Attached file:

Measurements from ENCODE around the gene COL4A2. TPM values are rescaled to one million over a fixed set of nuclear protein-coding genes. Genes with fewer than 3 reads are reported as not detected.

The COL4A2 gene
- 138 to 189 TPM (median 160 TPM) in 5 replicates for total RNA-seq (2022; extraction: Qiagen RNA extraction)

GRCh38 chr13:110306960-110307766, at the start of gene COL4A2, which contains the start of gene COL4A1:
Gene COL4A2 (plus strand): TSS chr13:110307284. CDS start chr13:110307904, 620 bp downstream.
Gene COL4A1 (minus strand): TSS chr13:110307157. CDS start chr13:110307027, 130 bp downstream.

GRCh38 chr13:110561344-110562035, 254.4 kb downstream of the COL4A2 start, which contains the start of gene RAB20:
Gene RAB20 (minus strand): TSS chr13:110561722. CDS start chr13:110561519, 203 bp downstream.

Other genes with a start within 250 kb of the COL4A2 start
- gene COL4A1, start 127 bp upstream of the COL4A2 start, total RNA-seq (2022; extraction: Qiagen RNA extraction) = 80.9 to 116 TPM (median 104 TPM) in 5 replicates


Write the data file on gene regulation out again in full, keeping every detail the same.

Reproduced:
Measurements from ENCODE around the gene COL4A2. TPM values are rescaled to one million over a fixed set of nuclear protein-coding genes. Genes with fewer than 3 reads are reported as not detected.

The COL4A2 gene
- 138 to 189 TPM (median 160 TPM) in 5 replicates for total RNA-seq (2022; extraction: Qiagen RNA extraction)

GRCh38 chr13:110306960-110307766, at the start of gene COL4A2, which contains the start of gene COL4A1:
Gene COL4A2 (plus strand): TSS chr13:110307284. CDS start chr13:110307904, 620 bp downstream.
Gene COL4A1 (minus strand): TSS chr13:110307157. CDS start chr13:110307027, 130 bp downstream.

GRCh38 chr13:110561344-110562035, 254.4 kb downstream of the COL4A2 start, which contains the start of gene RAB20:
Gene RAB20 (minus strand): TSS chr13:110561722. CDS start chr13:110561519, 203 bp downstream.

Other genes with a start within 250 kb of the COL4A2 start
- gene COL4A1, start 127 bp upstream of the COL4A2 start, total RNA-seq (2022; extraction: Qiagen RNA extraction) = 80.9 to 116 TPM (median 104 TPM) in 5 replicates